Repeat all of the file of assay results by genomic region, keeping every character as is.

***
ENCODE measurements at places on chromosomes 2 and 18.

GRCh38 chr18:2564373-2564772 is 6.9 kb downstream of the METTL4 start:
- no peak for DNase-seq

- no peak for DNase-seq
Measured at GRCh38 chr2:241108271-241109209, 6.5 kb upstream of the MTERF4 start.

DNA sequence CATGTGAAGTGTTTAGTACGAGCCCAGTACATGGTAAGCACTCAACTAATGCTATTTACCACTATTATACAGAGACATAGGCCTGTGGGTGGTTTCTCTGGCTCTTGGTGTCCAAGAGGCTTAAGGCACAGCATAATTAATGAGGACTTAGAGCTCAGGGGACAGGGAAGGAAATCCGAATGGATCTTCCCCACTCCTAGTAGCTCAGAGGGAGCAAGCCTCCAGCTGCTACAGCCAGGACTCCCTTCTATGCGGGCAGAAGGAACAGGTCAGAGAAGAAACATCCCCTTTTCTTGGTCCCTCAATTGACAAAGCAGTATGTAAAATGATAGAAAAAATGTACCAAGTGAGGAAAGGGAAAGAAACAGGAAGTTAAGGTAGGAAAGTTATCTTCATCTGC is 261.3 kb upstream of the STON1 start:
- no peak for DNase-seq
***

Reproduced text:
ENCODE measurements at places on chromosomes 2 and 18.

GRCh38 chr18:2564373-2564772 is 6.9 kb downstream of the METTL4 start:
- no peak for DNase-seq

- no peak for DNase-seq
Measured at GRCh38 chr2:241108271-241109209, 6.5 kb upstream of the MTERF4 start.

DNA sequence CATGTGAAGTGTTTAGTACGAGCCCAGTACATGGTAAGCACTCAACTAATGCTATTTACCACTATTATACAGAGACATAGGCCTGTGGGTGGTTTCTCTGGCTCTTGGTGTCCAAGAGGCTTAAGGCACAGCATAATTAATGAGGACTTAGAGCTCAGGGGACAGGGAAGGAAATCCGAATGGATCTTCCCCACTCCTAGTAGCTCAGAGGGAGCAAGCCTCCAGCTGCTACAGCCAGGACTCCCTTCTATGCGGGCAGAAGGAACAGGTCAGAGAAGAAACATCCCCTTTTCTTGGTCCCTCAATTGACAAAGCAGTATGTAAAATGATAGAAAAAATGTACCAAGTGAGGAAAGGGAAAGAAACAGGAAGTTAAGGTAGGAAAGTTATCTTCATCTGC is 261.3 kb upstream of the STON1 start:
- no peak for DNase-seq